Officially, the Catholic Church has seen the problem in a light quite different from the two positions depicted above. The Vatican document about the Holocaust, “We remember: A Reflection on the Shoah,” issued in 1998, sees the reason for the long history of anti-Semitism, not in the Church but in the Christian world and its erroneous interpretation of the New Testament. Quoting Pope John Paul II, it states: “In the Christian world—I do not say on the part of the Church as such— erroneous and unjust interpretations of the New Testament regarding the Jewish people and their alleged culpability have circulated for too long, engendering feelings of hostility toward this people.” The document continues, stating that “such interpretations of the New Testament have been totally and definitively rejected by the Second Vatican Council.” The document further differentiates between anti-Semitism, which was characteristic of the Nazi regime, based on theories contrary to the constant teaching of the Church on the unity of the human race and the equal dignity of all races and peoples, and the long-standing sentiments of mistrust and hostility that “we call anti-Judaism, of which unfortunately, Christians also have been guilty.” So, while the Christian world and many Christians have been guilty of anti- Judaism, anti-Semitism, that culminated in the Holocaust, is a product of the National Socialist ideology. This ideology, in itself, was not a Christian phenomena but a neo-pagan ideology of the Nazi State. This state was against the Church, did not recognized any transcendent reality as the source of life and the criterion of moral good, arrogated to itself an absolute status and determined to remove the very existence of the Jewish people. “The Shoah was the work of a thoroughly modern neopagan regime. Its anti-Semitism had its roots outside of Christianity and, in pursuing its aims, it did not hesitate to oppose the Church and persecute her members also.”7
Troubling as they can be, the questions posed in the beginning of this article require from all of us, Jews and Christians, to face some basic issues that are essential toward the search for answers.
First of all, we need to recognize that the New Testament was written completely outside the polemics between Judaism and Christianity that emerged from the end of the second and throughout the third centuries C.E. The complete history and teachings of the New Testament occurred still inside the Judaism of the time, and their major actors never thought of themselves as being anything but Jews (see, for example, the statements of Paul at the end of his life in Acts 22:2; 23:6; 28:20; Romans 9:1-5; 11:1). The understanding of the Jewish nature of the New Testament is essential, for, as stated by the Jewish French scholar André Chouraqui, “any reading of the New Testament, there included the Paulinian [sic] corpus, underlines the unity of the Hebrews’ spiritual and cultural universe, and erases the barriers that religious rivalry, deepened by the great tragedies of history, have constructed between the Jewish world and the Christian world.”8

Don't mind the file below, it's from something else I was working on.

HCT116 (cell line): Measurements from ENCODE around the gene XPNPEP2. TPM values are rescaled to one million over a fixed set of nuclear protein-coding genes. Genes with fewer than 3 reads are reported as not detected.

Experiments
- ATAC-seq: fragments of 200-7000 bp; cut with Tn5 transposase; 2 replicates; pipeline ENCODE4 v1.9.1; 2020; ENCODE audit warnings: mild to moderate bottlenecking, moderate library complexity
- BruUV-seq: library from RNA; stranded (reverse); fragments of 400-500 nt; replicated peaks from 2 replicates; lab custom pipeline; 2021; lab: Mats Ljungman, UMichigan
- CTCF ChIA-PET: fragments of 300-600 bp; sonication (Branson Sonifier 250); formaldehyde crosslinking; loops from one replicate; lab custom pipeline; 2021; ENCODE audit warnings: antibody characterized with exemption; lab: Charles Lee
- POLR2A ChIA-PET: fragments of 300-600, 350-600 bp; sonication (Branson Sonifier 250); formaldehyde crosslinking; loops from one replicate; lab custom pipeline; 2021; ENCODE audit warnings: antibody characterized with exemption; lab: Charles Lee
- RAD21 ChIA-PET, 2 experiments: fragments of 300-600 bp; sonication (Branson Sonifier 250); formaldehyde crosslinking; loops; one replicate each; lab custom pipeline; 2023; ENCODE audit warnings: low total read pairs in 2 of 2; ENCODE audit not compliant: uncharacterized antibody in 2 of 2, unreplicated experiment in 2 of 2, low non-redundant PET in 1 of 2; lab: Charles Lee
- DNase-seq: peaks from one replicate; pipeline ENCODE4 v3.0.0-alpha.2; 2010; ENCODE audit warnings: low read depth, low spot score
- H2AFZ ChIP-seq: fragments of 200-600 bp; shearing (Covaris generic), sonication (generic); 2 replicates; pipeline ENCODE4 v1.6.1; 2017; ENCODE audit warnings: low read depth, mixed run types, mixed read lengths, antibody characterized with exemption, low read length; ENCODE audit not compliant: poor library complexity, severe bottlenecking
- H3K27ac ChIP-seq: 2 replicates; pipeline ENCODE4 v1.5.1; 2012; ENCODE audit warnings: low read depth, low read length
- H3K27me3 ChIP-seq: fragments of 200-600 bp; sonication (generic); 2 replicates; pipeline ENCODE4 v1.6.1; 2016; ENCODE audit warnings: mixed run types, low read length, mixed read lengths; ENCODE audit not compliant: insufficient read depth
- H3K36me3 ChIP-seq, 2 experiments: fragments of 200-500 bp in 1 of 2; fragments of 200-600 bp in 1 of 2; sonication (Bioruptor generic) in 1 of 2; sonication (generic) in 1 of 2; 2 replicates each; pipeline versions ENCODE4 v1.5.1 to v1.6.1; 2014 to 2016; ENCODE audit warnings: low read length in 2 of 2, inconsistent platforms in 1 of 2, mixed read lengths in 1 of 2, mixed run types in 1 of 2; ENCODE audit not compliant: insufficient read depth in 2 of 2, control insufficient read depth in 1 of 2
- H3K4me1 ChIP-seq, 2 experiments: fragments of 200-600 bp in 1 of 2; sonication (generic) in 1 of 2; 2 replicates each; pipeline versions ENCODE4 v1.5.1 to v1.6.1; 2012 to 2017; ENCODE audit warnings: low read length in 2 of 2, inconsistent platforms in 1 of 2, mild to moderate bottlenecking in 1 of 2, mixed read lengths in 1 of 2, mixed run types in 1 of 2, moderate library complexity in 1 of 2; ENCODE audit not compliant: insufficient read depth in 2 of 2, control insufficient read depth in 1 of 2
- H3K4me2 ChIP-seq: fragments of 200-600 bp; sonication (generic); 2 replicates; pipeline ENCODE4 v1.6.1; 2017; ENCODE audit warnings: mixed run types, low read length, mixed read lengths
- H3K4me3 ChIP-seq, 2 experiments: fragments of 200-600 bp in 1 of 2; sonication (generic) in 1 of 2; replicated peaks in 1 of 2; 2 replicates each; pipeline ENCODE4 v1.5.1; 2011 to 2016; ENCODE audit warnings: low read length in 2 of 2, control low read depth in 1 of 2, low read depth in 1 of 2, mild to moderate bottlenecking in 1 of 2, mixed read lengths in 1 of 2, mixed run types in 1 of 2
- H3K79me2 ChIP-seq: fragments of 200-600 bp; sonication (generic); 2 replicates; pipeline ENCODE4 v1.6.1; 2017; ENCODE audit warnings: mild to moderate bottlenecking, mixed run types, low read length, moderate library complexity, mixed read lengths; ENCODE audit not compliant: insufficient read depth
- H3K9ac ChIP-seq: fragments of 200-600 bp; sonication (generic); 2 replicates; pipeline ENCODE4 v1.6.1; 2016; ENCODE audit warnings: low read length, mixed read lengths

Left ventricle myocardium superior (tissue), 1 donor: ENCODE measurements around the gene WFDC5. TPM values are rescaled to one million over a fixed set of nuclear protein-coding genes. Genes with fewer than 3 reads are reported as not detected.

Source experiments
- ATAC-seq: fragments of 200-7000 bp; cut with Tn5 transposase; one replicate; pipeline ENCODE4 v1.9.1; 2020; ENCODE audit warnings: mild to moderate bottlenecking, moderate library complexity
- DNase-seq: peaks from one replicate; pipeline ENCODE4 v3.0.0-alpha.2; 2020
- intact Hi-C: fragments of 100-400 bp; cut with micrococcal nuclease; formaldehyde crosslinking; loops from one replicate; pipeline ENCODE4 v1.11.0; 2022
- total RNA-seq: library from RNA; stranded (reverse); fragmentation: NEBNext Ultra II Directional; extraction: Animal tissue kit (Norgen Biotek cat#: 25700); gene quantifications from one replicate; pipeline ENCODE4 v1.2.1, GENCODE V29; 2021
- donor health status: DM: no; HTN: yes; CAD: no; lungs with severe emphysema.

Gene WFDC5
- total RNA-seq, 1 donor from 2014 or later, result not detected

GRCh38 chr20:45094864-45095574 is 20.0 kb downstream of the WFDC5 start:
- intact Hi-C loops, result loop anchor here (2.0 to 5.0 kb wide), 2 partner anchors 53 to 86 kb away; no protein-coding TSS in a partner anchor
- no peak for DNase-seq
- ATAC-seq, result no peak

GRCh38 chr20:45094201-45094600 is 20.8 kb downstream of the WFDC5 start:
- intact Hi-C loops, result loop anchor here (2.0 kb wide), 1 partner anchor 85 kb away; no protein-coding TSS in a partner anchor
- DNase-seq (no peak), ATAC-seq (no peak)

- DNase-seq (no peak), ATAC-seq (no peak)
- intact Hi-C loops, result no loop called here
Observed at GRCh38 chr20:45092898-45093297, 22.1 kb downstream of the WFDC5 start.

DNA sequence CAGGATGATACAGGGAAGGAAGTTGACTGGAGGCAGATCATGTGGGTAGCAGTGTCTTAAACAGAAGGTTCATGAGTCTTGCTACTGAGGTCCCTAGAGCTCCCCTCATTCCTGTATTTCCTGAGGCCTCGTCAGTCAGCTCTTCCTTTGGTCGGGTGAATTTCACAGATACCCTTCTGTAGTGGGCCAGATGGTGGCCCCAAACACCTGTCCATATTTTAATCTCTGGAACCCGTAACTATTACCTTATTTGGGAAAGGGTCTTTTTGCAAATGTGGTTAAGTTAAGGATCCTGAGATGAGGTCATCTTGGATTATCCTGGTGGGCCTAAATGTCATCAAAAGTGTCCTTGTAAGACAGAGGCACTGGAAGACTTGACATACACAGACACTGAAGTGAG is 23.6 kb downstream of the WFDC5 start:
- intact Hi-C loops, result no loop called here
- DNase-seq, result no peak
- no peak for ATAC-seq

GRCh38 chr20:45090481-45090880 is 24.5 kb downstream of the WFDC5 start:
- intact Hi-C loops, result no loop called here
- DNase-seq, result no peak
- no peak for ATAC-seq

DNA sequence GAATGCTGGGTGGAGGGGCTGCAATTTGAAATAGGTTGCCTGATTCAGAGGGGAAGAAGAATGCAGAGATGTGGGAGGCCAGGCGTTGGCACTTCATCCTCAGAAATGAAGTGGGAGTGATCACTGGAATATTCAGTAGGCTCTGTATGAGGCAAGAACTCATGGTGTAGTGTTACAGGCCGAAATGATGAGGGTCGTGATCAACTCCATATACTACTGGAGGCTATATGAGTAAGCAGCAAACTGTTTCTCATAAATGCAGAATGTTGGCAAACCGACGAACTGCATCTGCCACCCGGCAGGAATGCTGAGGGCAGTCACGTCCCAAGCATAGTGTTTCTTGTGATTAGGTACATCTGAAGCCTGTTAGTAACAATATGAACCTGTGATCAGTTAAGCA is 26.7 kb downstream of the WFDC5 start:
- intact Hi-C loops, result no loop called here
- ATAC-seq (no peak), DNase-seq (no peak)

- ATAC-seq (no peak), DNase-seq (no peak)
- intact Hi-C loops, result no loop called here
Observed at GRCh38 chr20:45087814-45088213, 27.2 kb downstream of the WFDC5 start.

Second, we must recognize that the Christian Church and the Christian tradition, and not only some Christians or the Christian world, have profoundly projected the roots of their anti-Semitism over the New Testament and developed it into a complex system of theological interpretation, religious teaching and preaching. This system has become an integrative part of Christian thought and life throughout the centuries until nowadays. These anti-Semitic offshoots are not natural to the New Testament, indeed they come from another origin, but they have overtaken the New Testament so strongly that for most Christians and Jews they are one and the same. Its offsprings are the countless hatred, persecution and all kind of evils perpetrated through these many past centuries, there included, for sure, the Holocaust.
The recognition of these two fundamental and opposite realities— the Jewish intrinsic nature of the New Testament, and the traditional anti-Semitic roots that have overtaken the Christian understanding of it—can only lead us, men and women of goodwill on both sides, to strive to liberate ourselves from the spiritual “prison” generated by the foreign roots, and look for the life-giving sap that can flow only from the real roots of God’s given word.
1 Dan Cohm-Sherbok, The Crucified Jew: Twenty Centuries of Christian Anti- Semitism (London: HarperCollins; Grand Rapids: Eerdmans, 1997). See a brief review of this book in www.interfaithscholars. org/crucified.html, March 2003.
2 Shmuel Golding, “Antisemitism in the New Testament” [www.messianicracism. mcmail.com/ca/antisem/g2.htm], March, 2003. See similarly Gerald Sigal, “The Vatican and Two Millennia of Denial,” Jews for Judaism Library [www. j e w s f o r j u d a i s m . o r g / j 4 j - 2000/html/library/vatican.html], March 2003; and also Uri Yosef, “The Anti- Jewish New Testament,” Messiah Truth: Counter-Missionary Education [www.messiahtruth.com/anti.hmtl], March 2003.
3 See Tom Macabi, “Antisemitism in John’s Gospel” [http://www.kimel.net/ john.html], March 2003. On the same line of thought on the Christian side see also Charles W. Allen, “Lectures Notes T-500, Post-Holocaust Theology” [www.cts.edu/FacHomePages/allenc/ t500_notes/PostHolocaust.htm], March 2003.
4 Graham Keith, Hated Without a Cause? A Survey of Anti-Semitism (Carlisle, UK: Paternoster, 1997), 90. See the book review by Bassam M. Madany in the Calvin Theological Journal, vol. 33, no. 2 (1998)[www.safeplace.net/members/mer/ MER_B011.HTM], March 2003. See also Michael Bott and Jonathan Sarfati, “What’s Wrong with Bishop Spong? 8) Alleged Antisemitism in the New Testament [www.answersingenesis.org/ docs/1119.asp], March 2003.
5 Veselin Kesich, “Is the New Testament Anti-Semitic?,” Jacob’s Well [www.jacwell.org/articles/1998-SPRINGKesich. htm], March 2003.
6 Robert Vasholz, “Is the New Testament Anti-Semitic?,” Chosen People Ministries [www.chosen-people.com/docs/ Curious/AboutUs2/Articles/NTAntiSem. html], March 2003.
7 “Text of Vatican Document on the Holocaust,” New York Times, March 17, 1998 [www.mtholyoke.edu/acad/intrel/ vatican3.htm], March 2003.
8 André Chouraqui, Un Pacte neuf (Turnhout: Brepols, 1984), p. 17.
Image: Rail leading to the German Nazi death camp Auschwitz II (Birkenau). Public Domain